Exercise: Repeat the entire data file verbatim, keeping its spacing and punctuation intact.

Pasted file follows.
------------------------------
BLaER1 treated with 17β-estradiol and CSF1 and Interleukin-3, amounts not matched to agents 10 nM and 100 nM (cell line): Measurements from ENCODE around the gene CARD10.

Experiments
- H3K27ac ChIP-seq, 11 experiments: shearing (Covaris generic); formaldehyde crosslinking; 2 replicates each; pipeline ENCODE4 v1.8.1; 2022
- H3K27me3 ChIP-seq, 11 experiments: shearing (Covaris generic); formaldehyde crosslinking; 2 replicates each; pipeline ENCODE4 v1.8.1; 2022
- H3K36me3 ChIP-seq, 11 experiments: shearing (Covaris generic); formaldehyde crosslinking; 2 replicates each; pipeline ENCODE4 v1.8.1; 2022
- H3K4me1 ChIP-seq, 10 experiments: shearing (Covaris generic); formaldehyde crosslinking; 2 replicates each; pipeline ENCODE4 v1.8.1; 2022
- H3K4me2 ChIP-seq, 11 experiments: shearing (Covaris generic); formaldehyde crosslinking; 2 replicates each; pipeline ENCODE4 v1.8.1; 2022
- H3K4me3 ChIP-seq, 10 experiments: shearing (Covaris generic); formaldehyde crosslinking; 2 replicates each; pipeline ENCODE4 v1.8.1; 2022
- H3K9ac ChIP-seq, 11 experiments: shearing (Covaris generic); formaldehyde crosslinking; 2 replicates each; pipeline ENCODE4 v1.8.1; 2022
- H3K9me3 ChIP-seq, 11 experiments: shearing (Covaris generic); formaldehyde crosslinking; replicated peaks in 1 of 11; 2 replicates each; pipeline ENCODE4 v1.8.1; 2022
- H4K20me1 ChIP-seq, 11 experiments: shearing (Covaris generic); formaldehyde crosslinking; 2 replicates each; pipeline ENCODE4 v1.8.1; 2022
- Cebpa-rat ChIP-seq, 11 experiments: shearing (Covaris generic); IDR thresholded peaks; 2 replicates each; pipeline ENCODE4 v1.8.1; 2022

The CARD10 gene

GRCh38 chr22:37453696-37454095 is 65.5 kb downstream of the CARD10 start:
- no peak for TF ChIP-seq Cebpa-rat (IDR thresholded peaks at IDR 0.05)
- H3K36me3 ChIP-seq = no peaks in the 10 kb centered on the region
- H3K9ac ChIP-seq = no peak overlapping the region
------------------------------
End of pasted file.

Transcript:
BLaER1 treated with 17β-estradiol and CSF1 and Interleukin-3, amounts not matched to agents 10 nM and 100 nM (cell line): Measurements from ENCODE around the gene CARD10.

Experiments
- H3K27ac ChIP-seq, 11 experiments: shearing (Covaris generic); formaldehyde crosslinking; 2 replicates each; pipeline ENCODE4 v1.8.1; 2022
- H3K27me3 ChIP-seq, 11 experiments: shearing (Covaris generic); formaldehyde crosslinking; 2 replicates each; pipeline ENCODE4 v1.8.1; 2022
- H3K36me3 ChIP-seq, 11 experiments: shearing (Covaris generic); formaldehyde crosslinking; 2 replicates each; pipeline ENCODE4 v1.8.1; 2022
- H3K4me1 ChIP-seq, 10 experiments: shearing (Covaris generic); formaldehyde crosslinking; 2 replicates each; pipeline ENCODE4 v1.8.1; 2022
- H3K4me2 ChIP-seq, 11 experiments: shearing (Covaris generic); formaldehyde crosslinking; 2 replicates each; pipeline ENCODE4 v1.8.1; 2022
- H3K4me3 ChIP-seq, 10 experiments: shearing (Covaris generic); formaldehyde crosslinking; 2 replicates each; pipeline ENCODE4 v1.8.1; 2022
- H3K9ac ChIP-seq, 11 experiments: shearing (Covaris generic); formaldehyde crosslinking; 2 replicates each; pipeline ENCODE4 v1.8.1; 2022
- H3K9me3 ChIP-seq, 11 experiments: shearing (Covaris generic); formaldehyde crosslinking; replicated peaks in 1 of 11; 2 replicates each; pipeline ENCODE4 v1.8.1; 2022
- H4K20me1 ChIP-seq, 11 experiments: shearing (Covaris generic); formaldehyde crosslinking; 2 replicates each; pipeline ENCODE4 v1.8.1; 2022
- Cebpa-rat ChIP-seq, 11 experiments: shearing (Covaris generic); IDR thresholded peaks; 2 replicates each; pipeline ENCODE4 v1.8.1; 2022

The CARD10 gene

GRCh38 chr22:37453696-37454095 is 65.5 kb downstream of the CARD10 start:
- no peak for TF ChIP-seq Cebpa-rat (IDR thresholded peaks at IDR 0.05)
- H3K36me3 ChIP-seq = no peaks in the 10 kb centered on the region
- H3K9ac ChIP-seq = no peak overlapping the region